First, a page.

European shares were looking for some respite on Tuesday after a five-day selloff and it looked like they might find it after German GDP data came in hot.
The German economy expanded 0.8% q/q in Q3, easily beating consensus (0.6%) and matching the highest estimate of the 48 economists polled by Bloomberg.
There was the usual generic commentary about how Germany is the engine of the European expansion and about how this is further evidence that the ECB’s efforts to drag the bloc kicking and screaming out of the deflationary doldrums are paying off and all the commentary was accompanied by stock photos of people in hard hats making shit with screwdrivers.
Two things: it looks like Germany is overheating a bit, which is generally fine but worth noting, but more importantly, every time we get data like this it of course drives the euro sharply higher and pressures stocks. Here, look:
To be sure, there’s nothing particularly novel about that observation, but it’s probably not a stretch to say that it’s more important now than ever as the ECB gets set to start paring asset purchases. As we saw over the summer, you don’t want the euro running too far, too fast because that ends up short-circuiting the very recovery policymakers have spent years nurturing and it sets up an endless regression where tightening has to be delayed in the interest of not catalyzing still more upside in the currency.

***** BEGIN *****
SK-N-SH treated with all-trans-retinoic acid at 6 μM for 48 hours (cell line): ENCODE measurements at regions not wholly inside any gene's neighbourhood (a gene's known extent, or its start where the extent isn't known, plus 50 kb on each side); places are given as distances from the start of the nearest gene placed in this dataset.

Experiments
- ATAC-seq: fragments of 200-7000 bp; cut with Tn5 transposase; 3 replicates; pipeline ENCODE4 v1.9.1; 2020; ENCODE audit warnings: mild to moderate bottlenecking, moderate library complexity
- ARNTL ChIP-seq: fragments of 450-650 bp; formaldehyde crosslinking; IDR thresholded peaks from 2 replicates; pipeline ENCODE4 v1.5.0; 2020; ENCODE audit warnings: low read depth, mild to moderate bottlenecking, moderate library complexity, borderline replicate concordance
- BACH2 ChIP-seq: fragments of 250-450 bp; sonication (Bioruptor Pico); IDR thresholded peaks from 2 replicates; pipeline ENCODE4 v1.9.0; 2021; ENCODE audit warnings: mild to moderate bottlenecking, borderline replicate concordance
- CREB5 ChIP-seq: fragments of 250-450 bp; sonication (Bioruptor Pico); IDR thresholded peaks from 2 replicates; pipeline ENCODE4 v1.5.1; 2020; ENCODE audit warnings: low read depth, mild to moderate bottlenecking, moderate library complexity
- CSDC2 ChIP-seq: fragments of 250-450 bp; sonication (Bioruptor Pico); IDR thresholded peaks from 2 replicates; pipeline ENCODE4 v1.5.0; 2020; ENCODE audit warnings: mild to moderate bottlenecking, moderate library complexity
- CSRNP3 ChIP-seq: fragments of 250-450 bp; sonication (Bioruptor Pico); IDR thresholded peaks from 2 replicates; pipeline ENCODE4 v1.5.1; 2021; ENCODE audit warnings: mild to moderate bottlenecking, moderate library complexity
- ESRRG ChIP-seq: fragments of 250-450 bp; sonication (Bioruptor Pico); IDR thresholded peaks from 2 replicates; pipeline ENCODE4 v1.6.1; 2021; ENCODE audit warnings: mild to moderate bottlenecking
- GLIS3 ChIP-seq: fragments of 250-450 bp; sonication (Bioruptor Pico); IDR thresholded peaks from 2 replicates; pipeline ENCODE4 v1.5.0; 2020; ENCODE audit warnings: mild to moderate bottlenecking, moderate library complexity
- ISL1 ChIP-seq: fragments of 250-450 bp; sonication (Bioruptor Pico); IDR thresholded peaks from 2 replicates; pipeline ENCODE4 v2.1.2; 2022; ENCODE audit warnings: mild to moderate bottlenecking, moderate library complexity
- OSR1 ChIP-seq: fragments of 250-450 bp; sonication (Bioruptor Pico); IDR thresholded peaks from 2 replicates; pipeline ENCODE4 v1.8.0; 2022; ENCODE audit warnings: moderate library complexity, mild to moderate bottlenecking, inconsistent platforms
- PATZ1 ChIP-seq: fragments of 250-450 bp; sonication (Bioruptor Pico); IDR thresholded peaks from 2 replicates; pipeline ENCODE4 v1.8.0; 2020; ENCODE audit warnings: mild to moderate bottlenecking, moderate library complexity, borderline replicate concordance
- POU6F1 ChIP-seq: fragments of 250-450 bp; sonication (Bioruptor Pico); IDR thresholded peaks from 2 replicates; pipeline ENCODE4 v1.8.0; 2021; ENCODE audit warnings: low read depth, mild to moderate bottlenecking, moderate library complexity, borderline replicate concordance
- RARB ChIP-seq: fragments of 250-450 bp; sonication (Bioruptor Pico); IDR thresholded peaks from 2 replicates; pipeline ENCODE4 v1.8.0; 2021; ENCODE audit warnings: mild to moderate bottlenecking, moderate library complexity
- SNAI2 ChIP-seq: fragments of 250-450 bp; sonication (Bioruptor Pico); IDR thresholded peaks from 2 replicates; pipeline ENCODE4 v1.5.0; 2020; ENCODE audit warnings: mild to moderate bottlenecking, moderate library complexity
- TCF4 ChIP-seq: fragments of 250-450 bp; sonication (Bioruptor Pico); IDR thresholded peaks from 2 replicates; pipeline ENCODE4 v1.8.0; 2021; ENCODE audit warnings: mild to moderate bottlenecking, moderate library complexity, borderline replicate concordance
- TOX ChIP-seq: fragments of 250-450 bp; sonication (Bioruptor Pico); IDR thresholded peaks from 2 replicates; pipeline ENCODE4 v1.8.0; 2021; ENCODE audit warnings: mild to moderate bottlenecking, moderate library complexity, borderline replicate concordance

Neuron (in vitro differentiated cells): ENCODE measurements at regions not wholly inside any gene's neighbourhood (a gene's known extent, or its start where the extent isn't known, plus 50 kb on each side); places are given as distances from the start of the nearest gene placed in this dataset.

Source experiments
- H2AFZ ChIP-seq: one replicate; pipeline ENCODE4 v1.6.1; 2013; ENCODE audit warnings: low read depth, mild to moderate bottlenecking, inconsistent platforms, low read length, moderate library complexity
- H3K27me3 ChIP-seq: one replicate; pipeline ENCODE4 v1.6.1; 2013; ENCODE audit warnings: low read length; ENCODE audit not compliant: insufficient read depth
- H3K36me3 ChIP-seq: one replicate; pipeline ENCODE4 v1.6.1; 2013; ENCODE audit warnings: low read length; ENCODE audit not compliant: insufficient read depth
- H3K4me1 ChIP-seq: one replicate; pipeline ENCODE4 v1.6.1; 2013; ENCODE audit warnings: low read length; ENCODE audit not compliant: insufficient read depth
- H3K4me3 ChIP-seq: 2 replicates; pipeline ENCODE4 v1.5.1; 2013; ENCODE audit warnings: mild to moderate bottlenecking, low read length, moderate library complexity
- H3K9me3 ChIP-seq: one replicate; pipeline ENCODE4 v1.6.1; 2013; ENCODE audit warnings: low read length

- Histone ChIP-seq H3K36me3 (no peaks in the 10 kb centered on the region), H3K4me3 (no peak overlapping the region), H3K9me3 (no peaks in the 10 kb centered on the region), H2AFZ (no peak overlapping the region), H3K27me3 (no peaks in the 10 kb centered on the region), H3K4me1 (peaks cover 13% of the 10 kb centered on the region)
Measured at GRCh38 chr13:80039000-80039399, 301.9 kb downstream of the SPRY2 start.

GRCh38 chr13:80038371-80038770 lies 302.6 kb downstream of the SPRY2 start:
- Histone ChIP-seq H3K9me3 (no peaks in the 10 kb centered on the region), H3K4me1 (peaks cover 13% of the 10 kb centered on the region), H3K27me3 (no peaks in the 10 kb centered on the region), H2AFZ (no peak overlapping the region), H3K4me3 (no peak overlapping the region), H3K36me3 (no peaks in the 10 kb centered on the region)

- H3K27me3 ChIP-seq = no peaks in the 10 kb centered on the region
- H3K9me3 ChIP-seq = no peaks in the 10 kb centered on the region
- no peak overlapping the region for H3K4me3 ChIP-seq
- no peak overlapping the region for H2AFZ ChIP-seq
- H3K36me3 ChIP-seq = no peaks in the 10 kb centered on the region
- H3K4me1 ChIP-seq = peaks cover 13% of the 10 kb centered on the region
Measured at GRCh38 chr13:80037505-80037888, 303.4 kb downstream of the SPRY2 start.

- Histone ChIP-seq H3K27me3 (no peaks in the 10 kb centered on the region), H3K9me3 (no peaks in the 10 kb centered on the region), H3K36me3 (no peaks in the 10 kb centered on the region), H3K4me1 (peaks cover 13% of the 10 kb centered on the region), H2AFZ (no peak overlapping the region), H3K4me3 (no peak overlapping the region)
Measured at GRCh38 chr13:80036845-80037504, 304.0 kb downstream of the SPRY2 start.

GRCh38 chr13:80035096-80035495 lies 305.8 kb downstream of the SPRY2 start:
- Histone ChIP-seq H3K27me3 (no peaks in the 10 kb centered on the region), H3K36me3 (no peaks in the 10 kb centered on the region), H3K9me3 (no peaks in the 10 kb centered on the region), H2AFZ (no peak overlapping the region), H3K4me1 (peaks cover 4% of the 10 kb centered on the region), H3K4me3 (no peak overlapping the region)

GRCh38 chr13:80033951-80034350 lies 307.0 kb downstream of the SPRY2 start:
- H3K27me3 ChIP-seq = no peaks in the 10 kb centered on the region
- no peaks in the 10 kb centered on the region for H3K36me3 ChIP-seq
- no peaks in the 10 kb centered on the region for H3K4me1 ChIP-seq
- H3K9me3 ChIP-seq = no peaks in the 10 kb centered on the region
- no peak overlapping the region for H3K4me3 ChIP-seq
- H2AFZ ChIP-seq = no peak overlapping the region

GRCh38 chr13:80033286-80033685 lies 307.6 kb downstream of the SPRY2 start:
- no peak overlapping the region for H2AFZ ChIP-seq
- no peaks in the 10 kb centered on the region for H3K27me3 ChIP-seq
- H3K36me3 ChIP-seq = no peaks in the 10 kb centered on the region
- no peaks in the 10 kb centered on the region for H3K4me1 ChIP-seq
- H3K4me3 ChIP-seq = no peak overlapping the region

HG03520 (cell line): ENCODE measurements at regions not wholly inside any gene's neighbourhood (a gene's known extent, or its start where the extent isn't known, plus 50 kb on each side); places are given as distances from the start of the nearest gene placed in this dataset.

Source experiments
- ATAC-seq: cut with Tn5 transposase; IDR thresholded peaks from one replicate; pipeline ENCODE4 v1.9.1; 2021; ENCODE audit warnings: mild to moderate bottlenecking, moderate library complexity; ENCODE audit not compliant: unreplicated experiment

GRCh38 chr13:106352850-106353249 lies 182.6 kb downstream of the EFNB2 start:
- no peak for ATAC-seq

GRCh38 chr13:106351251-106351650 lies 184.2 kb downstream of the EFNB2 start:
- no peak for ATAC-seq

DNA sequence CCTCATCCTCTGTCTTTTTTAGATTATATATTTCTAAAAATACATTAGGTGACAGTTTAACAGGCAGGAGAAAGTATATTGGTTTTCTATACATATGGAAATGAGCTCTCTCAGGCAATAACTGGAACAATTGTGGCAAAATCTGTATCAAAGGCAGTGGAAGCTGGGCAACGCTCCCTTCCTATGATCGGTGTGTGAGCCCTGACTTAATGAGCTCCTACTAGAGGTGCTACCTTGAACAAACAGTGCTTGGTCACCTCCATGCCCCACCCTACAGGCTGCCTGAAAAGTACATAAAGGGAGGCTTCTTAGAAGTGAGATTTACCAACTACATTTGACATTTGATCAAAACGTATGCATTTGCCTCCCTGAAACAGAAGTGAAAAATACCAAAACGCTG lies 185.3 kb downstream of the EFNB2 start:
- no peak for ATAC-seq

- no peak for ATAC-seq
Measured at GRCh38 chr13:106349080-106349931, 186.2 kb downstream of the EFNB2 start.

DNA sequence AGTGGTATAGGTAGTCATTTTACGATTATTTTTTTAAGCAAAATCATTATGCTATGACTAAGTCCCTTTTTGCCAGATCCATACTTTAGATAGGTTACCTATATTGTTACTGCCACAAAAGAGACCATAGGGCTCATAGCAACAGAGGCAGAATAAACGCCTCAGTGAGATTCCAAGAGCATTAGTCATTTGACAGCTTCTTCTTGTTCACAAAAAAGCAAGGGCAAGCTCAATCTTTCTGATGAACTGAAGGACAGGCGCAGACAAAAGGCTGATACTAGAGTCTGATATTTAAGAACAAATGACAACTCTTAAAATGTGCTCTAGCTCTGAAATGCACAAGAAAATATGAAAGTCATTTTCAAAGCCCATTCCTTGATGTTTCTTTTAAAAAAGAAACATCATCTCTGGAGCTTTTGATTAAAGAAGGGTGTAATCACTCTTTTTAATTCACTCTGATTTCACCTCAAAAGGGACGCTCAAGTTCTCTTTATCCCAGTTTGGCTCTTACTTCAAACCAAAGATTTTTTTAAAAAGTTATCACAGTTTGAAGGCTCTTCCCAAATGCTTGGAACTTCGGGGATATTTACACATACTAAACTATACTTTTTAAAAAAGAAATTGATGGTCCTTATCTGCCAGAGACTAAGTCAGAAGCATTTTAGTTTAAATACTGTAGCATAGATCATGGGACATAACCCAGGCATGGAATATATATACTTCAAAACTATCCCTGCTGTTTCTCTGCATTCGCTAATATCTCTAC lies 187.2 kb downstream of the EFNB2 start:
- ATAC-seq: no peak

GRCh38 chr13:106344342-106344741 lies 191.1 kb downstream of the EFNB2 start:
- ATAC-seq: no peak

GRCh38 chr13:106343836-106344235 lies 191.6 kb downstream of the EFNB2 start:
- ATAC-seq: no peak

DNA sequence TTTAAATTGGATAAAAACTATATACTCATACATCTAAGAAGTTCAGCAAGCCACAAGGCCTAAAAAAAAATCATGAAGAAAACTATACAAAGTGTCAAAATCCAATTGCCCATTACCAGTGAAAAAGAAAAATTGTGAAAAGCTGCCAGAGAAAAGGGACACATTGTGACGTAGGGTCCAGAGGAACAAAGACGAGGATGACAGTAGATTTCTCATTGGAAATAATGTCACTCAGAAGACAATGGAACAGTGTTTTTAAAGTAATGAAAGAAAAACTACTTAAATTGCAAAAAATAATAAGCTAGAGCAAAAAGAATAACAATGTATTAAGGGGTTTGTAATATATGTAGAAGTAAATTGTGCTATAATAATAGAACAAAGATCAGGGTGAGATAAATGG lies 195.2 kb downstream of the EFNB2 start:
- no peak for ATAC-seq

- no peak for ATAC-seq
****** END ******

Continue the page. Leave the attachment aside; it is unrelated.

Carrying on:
Underscoring this is Deutsche Bank’s double-downgrade of German equities issued on Monday (they moved from Overweight to Underweight). Here’s the rationale:
Germany: downgrade from overweight to underweight. German equities have outperformed the European benchmark by 6% since mid-August. We now downgrade the country from overweight to underweight. We downgrade German equities to underweight again, given that: a) German equities’ price relative no longer looks too low relative to the trajectory suggested by Euro area PMI momentum; b) Germany has overshot its correlation with the euro trade-weighted index, which our FX strategists expect to stay around current levels until year-end; c) our country model, based on the trade-weighted euro and the performance of cyclicals versus defensives implies more than 5% underperformance over the coming months; and d) unlike three months ago, the index looks slightly expensive on our country valuation scorecard.
In any event, European equities are now red across the board thanks in no small part to the surging euro.
Oh, and if you’re big on meaningless lines, I made you a present…